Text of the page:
Last week I had the privilege of interviewing Leon of Salt and Cedar, one of Detroit’s fine letterpress companies! I knew that Salt and Cedar produced quality letterpress but did not know anything about their event space used to host locally sourced dinner events.
Read on and take a look at some wedding invitations!
About Salt and Cedar
Salt and Cedar recently celebrated its one year anniversary, but Leon has been involved in paper-making, binding, distributing, and letterpress for two decades. He loves that with letterpress printing, “we have control over all aspects of production.”
Leon wanted to incubate a business in Eastern Market where he and his partner have lived since arriving to Detroit in 2010. One of his favorite things about living in Eastern Market is finding great local produce on Saturdays. Leon says it “feels wonderful to be part of a community of merchants” that have been here for decades. The print shop was imagined as a space for collaboration and it has grown tremendously over one year.
So what is letterpress all about?
Letterpress presents an opportunity for “deep engagement with hands-on processes as a designer.” Letterpress designers are not governed by pre-established fonts because the letterpress uses movable type and each letter is set by hand. Designers control the quality of the paper. The charm of letterpress may come from the “practically sculptural” metal type and tactile nature of letterpress. Sean and I had letterpress invitations for our 2011 wedding (click here to read Sean’s blog post about the process of designing the invitations) and can testify to the amazing creations that can result from letterpress!
What is the role of the kitchen at Salt and Cedar?
At the back of the letterepress print shop, Salt and Cedar developed a market studio kitchen, which hosts five to six dinners each month. Leon is “interested in the power of the dinner table” in cultivating community and loves to work with the farmers selling at Eastern Market, artists, and papermakers.
Weddings in Detroit
Let’s say you’re a bride or groom exploring the idea of letterpress wedding invitations. If you contact Salt and Cedar, you’ll enter a collaborative process for design. You can view 30-40 invitation projects and an incredible font selection. You can discuss the quality of paper you would like and personalize, personalize, personalize. As a couple, you have creative control. Leon “can really cultivate an invitation or packet of materials that is distinctive to your tastes, ethics, and aesthetics, similar to a custom built bicycle.” After you choose which paper you prefer, you can choose the ink color, perhaps based on the flower arrangements and other details of the wedding Salt and Cedar will actually hand mix your batch of ink in front of you, and allow you to take the metal plates as keepsakes!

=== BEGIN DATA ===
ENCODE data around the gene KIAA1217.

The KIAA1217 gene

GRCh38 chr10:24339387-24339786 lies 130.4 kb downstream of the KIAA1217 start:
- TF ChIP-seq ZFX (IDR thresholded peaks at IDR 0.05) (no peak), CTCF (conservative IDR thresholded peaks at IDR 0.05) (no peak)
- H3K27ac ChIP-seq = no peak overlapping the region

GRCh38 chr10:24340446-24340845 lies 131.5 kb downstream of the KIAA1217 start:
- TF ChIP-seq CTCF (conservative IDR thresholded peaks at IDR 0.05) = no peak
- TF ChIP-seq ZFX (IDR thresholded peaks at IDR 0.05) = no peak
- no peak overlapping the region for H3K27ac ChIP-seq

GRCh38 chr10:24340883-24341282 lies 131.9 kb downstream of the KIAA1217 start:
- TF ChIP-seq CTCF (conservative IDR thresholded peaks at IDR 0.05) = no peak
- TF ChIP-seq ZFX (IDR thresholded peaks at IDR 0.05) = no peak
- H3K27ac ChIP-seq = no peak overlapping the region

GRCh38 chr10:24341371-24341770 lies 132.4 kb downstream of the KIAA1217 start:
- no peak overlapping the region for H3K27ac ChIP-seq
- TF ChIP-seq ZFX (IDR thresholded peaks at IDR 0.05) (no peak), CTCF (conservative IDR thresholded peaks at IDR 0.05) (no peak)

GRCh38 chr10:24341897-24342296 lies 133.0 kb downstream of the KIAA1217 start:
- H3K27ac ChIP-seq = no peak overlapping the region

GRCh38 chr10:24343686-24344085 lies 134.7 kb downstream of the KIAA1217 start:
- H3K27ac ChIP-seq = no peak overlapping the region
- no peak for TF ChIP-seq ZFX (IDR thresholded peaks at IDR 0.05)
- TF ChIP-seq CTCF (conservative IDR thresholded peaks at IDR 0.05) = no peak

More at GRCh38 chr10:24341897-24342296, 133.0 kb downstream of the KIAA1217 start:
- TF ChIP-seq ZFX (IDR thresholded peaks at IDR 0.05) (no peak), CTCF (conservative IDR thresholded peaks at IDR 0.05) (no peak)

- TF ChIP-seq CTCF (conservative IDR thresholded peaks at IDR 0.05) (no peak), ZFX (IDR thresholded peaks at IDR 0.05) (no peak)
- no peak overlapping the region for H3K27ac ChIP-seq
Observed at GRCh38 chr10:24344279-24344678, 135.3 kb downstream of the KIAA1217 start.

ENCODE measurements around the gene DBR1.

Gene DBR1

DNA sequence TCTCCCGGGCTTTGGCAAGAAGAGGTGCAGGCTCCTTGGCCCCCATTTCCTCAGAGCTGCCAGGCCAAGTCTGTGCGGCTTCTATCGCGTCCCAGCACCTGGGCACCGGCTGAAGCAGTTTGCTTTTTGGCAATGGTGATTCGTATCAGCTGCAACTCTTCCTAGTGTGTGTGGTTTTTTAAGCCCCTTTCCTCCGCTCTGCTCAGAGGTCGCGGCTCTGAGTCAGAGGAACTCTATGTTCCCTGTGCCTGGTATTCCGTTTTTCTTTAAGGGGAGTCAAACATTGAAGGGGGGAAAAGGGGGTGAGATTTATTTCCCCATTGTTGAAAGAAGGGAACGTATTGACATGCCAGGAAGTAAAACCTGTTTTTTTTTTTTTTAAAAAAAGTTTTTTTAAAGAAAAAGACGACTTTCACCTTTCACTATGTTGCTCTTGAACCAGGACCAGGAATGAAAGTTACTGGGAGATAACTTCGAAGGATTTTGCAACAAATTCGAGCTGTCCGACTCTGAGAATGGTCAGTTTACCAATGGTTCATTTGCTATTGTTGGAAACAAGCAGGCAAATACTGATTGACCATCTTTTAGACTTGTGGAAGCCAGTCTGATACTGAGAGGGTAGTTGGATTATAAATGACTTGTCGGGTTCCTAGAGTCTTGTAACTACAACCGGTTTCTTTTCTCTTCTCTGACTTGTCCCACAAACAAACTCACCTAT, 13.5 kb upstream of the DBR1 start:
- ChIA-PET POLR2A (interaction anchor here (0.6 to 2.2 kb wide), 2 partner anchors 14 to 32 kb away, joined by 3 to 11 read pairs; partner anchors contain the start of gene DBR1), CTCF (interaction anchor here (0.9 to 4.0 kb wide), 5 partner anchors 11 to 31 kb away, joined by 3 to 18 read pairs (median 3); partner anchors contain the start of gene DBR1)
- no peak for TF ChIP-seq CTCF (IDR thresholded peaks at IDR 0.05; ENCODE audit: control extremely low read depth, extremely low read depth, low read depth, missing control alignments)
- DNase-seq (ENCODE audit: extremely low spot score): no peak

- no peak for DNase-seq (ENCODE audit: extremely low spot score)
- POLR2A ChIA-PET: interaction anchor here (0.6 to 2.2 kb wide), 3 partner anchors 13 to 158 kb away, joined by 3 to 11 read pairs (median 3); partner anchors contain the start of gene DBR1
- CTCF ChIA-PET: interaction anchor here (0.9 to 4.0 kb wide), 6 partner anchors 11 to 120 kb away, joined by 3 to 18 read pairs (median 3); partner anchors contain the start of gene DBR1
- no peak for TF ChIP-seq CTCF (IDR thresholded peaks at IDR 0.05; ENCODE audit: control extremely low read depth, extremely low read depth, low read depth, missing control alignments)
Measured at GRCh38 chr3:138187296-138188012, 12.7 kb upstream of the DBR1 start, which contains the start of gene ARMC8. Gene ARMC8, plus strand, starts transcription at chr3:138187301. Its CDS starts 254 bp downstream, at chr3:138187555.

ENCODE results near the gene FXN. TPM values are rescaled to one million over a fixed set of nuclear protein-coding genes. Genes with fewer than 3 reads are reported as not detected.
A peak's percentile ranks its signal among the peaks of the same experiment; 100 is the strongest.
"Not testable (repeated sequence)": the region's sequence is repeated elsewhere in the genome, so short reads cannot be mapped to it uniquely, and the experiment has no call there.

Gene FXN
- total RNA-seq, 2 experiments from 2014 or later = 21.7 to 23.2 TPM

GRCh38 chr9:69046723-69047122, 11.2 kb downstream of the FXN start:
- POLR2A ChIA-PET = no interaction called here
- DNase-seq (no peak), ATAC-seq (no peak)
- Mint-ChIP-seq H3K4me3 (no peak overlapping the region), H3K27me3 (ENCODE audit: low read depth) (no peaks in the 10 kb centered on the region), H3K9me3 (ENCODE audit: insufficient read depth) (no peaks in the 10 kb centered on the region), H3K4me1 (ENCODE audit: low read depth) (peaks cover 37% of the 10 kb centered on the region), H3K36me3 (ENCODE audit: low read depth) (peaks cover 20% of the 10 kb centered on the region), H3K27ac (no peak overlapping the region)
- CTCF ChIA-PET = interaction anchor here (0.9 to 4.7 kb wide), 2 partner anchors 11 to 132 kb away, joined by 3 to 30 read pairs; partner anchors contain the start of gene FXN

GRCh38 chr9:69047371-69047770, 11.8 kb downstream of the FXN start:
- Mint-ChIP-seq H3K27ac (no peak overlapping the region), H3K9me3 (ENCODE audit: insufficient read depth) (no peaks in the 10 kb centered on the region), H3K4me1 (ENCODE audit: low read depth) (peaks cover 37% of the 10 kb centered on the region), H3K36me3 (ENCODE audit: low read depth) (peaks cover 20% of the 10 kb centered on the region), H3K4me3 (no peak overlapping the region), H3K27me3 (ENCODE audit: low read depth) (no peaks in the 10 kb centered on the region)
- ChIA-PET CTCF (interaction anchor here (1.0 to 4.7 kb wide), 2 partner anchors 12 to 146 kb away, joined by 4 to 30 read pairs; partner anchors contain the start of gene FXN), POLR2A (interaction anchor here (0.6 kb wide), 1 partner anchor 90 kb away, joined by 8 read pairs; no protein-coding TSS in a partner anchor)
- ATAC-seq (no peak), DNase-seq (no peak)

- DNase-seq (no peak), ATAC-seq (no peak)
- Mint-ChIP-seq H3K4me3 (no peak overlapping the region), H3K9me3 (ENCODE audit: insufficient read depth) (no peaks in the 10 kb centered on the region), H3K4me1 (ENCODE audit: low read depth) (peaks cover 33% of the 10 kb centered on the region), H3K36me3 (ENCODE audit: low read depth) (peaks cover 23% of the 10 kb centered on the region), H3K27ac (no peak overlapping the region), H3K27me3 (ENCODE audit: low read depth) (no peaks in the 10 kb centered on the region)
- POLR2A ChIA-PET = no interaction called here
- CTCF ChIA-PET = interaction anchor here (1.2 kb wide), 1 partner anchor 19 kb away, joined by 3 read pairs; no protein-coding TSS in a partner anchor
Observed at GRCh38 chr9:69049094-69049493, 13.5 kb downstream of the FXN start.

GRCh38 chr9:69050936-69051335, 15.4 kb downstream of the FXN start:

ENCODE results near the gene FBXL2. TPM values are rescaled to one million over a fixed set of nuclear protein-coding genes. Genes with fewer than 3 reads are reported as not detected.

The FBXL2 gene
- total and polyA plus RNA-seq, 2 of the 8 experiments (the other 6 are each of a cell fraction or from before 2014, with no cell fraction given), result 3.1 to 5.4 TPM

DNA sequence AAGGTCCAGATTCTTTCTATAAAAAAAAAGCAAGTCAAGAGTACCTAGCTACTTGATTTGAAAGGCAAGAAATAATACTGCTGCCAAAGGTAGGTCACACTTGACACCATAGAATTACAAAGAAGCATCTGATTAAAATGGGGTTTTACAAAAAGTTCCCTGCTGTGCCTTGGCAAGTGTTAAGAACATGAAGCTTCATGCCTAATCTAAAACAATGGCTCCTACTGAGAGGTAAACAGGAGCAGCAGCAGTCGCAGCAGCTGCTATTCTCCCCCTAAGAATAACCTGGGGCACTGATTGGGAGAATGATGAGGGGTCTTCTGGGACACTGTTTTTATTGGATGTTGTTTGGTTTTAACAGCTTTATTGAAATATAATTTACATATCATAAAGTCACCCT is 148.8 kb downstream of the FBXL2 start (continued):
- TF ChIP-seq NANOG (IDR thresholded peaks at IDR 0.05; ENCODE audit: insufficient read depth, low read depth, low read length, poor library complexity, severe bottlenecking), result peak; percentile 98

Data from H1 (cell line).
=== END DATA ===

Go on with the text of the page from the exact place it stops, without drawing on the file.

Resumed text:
Photo credit: Miranda Clark
Photo credit: Renee Sandoval
Salt and Cedar is teaming up with Trinosophes to host a Detroit wedding in October at the Trinosophes space on Gratiot. From custom cocktail drinks and thirty roasted organic chickens to letterpress wedding invitations, this wedding is chock-full of local Detroit goodness.
Leon has noticed that couples wish to be more and more involved and hands-on in all aspects of the wedding invitations and printed materials. Engaged couples want to be involved in the process!
Detroit’s “image repertoire”
Leon notes that Detroit has an incredibly powerful and provocative image repertoire — from the landscape to antique maps of the city to old photographs of Detroit homes, Salt and Cedar has spent some time looking at Detroit images. One Salt and Cedar customer wanted to use a photo of their parents dancing when they were teenagers, so Salt and Cedar created a black and white line drawing based on that photo. Whatever image emerges as a priority, Salt and Cedar will find a way to translate via metal onto your invitations.
Readers: Are you a fan of letterpress printing? What has your experience been with designing wedding invitations?